Select a good photographic image and set your composition out carefully with a B/HB pencil in line then add a range of tones using softer pencils (2B - 6B), make sure your darkest tones use the full depth of tone you can achieve (press hard).
This should be a sustained piece that shows off your drawing ability to the full, you might use a rubber to help you pick out the highlights.

Thursday, 5 September 2013

Welcome!

Welcome to a new year of students here at Alton - This Blog is the place to come for course news, to do lists, project information, practical tips, example work and  forthcoming events (trips etc.).

So here is your first project brief (FOR IVAN'S GROUP):


BTEC Extended Diploma 1ST YEAR PROJECT BRIEF.

PROJECT:  Colour.
SPECIALISM:  Fine Art (painting).
BTEC: Core Unit 1 (Drawing Development).
      Core Unit 3 (Materials, Techniques & Processes).
      Core Unit 4 (Ideas & Concepts).
      Core Unit 5 (Visual Communication).

CONTENT:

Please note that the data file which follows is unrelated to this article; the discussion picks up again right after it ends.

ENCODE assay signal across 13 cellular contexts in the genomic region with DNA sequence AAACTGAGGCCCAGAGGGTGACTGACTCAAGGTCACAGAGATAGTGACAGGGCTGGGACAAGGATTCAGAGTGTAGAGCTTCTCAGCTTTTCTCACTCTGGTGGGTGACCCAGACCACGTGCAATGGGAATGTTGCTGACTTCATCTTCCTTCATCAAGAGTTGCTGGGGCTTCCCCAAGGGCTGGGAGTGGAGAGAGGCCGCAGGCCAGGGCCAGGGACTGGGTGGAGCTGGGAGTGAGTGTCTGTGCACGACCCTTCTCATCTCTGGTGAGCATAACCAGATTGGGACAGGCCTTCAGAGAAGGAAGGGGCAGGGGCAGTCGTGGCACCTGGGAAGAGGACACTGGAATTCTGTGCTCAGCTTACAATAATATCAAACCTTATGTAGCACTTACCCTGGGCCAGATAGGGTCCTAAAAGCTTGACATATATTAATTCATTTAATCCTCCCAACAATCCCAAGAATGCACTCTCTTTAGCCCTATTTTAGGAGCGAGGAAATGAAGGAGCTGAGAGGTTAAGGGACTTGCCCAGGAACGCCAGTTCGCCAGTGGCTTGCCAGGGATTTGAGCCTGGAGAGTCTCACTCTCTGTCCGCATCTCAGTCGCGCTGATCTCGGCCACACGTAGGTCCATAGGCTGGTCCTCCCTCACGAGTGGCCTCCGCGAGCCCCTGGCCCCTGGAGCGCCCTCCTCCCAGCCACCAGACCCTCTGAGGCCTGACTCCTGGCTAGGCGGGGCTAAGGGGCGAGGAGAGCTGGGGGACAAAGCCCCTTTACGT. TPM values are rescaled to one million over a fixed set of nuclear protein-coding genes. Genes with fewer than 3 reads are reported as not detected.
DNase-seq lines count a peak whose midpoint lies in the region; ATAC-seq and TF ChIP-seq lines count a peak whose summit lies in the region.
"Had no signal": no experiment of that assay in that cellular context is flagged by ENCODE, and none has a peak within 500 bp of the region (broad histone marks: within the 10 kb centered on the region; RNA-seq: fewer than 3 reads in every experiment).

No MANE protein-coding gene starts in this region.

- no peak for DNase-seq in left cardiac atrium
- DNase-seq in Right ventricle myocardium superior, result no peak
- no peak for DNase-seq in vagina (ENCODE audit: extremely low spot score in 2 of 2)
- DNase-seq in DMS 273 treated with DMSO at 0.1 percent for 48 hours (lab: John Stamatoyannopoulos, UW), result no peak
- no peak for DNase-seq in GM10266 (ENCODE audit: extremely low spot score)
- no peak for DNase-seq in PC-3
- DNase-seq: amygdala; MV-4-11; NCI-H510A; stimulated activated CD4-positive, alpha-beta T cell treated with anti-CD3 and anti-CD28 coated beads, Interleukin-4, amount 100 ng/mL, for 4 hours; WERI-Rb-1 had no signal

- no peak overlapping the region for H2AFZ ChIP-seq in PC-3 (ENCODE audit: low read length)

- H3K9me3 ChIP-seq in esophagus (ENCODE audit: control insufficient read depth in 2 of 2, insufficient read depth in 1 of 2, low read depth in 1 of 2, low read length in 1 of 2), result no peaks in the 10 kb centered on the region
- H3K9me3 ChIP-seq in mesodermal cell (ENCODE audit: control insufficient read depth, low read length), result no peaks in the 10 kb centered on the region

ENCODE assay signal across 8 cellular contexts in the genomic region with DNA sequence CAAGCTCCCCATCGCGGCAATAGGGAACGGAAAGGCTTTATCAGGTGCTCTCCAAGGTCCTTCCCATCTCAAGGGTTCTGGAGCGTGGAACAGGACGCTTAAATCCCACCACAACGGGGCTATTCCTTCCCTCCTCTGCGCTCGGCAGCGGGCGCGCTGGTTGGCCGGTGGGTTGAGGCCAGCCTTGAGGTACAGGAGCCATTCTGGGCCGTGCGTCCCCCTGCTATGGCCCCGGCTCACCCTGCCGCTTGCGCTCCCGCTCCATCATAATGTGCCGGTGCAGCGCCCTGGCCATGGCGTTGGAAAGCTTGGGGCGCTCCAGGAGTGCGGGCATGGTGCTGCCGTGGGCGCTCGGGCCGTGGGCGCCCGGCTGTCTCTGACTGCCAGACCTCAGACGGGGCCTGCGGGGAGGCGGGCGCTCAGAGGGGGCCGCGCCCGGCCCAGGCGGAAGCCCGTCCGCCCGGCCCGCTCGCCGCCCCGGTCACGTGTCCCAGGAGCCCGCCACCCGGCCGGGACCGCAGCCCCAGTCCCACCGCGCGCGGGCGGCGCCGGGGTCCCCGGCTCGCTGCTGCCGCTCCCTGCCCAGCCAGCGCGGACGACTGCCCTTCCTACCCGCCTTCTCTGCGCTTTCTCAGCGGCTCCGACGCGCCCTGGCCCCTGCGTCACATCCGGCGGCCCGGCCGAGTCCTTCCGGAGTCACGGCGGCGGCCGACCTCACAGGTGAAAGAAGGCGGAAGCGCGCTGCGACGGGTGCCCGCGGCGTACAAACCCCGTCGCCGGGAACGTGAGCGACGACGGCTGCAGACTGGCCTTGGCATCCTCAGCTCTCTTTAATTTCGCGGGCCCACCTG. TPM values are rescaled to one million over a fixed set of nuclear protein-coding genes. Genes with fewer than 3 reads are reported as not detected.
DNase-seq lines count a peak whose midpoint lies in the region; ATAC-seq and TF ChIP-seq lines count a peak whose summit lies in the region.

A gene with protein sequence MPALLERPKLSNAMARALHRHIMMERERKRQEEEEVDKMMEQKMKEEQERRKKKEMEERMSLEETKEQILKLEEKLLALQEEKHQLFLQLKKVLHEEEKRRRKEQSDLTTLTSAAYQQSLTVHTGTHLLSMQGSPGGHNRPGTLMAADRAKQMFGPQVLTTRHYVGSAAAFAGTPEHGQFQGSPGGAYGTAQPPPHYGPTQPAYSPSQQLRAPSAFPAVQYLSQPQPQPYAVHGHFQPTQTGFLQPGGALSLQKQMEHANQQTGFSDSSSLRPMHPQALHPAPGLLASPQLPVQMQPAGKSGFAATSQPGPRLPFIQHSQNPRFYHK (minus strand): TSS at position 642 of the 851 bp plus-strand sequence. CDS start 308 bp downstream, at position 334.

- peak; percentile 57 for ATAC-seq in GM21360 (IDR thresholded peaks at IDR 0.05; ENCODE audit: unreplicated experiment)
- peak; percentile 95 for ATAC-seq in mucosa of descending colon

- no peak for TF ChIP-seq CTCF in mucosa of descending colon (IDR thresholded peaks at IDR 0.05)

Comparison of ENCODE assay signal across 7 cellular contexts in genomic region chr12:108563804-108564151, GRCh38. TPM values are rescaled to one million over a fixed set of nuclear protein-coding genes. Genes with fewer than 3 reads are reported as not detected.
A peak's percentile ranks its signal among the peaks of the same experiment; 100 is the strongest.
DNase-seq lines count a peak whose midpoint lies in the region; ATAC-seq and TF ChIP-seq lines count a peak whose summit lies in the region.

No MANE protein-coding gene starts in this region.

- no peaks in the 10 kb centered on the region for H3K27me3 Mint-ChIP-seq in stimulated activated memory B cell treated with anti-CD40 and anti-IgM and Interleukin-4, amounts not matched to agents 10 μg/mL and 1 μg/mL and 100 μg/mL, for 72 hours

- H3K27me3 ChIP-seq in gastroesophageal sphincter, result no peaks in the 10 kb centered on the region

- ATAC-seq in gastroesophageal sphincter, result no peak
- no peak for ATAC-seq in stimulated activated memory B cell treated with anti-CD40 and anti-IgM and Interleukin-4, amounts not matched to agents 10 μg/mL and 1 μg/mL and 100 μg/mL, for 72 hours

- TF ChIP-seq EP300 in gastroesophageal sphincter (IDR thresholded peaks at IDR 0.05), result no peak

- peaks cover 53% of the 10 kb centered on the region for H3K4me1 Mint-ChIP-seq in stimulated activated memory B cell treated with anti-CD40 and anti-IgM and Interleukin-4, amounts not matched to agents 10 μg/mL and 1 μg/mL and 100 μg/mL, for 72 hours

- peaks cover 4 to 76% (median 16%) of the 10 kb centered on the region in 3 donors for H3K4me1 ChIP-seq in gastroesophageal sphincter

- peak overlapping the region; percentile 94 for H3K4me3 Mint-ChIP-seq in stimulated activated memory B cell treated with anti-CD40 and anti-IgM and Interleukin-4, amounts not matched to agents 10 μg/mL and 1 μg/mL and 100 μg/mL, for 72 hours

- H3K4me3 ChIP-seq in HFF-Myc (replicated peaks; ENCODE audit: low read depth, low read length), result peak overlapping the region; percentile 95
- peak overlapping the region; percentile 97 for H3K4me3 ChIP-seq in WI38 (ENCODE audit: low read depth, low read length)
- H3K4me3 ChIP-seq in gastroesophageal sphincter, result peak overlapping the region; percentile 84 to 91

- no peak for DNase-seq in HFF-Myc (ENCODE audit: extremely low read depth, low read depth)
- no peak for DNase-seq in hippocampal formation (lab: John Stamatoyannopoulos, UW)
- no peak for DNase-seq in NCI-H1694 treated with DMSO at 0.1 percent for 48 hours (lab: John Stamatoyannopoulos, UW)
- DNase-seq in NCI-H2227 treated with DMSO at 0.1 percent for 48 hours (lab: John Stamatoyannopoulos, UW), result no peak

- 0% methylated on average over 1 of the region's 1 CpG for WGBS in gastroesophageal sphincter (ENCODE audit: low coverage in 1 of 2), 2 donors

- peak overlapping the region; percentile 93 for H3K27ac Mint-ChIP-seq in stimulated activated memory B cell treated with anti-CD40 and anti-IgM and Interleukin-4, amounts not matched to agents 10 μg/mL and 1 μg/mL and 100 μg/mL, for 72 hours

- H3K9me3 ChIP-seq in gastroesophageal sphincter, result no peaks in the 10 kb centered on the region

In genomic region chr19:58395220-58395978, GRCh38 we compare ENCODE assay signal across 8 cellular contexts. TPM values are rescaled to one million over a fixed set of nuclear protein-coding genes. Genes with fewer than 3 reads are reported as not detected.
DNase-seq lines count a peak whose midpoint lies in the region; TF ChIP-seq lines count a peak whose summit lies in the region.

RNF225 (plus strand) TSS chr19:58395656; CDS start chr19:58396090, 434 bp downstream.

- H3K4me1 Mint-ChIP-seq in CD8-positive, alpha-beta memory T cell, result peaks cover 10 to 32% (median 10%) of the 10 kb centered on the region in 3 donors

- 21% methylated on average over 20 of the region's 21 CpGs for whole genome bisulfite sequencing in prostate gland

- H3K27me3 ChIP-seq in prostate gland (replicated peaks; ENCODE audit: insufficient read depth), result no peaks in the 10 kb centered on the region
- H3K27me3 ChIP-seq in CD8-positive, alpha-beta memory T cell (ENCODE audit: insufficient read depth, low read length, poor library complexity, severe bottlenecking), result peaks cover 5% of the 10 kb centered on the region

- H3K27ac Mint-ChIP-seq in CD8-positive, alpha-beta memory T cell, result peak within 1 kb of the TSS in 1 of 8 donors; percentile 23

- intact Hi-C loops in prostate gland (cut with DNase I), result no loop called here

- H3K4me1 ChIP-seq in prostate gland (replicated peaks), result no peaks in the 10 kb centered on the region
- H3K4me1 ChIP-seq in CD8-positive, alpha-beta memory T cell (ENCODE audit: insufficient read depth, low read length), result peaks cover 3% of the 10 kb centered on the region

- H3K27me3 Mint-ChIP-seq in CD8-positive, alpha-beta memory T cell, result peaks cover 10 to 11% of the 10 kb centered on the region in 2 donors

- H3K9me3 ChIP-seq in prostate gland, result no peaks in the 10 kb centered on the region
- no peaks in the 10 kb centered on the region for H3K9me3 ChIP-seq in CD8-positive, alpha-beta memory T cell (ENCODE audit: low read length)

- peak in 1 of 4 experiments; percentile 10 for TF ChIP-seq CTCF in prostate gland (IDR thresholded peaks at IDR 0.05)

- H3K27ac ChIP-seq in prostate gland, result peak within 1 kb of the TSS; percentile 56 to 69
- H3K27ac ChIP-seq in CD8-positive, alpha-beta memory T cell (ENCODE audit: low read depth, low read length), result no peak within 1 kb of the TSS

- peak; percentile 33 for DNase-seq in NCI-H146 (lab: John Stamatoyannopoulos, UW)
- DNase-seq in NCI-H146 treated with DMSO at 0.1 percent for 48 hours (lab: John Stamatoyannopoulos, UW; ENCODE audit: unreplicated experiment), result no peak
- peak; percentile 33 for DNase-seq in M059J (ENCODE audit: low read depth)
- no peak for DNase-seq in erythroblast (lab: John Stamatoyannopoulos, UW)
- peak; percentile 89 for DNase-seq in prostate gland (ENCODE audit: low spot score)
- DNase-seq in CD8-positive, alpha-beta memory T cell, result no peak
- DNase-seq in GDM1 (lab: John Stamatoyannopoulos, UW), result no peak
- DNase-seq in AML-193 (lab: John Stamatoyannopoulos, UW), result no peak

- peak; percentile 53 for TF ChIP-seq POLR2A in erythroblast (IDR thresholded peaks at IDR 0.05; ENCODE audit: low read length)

Initially working from direct observation we will be exploring different aspects of colour by creating a series of images. Our visual reference material will be a still life made up with a variety of brightly coloured hanging drapes and objects. As we move through the project our focus will shift from observation towards more intuitive and abstract uses of colour. Over the course of the project we will use paint, photography, drawing media and collage techniques. We will enrich our understanding of how Artists approach abstraction through sketchbook based research.

Week 1: Observational Painting:
We will be producing 1 or 2 observational paintings on an A2 scale. Alongside this we will be undertaking some photography and making collages and drawings.

GUIDELINES for your Observational painting:
·         Think carefully about your composition, how much of the still life arrangement should you include to achieve the most visually stimulating image?
·         Look hard at what you are painting, you should visually analyse shapes, colours and tones and observe how they relate to each other.
·         Use paint with confidence, you need to approach your piece with energy and enthusiasm. Start with your biggest brush, and don’t be afraid of making mistakes.
·         Be imaginative in your interpretation of colour: Look for and exaggerate hints of colour within colours (e.g. cool blues in areas of shadow).
·         Mix colours do not use colours straight from the pot. When lightening and darkening colours use other colours other than black and white to do this (you should not need black at all).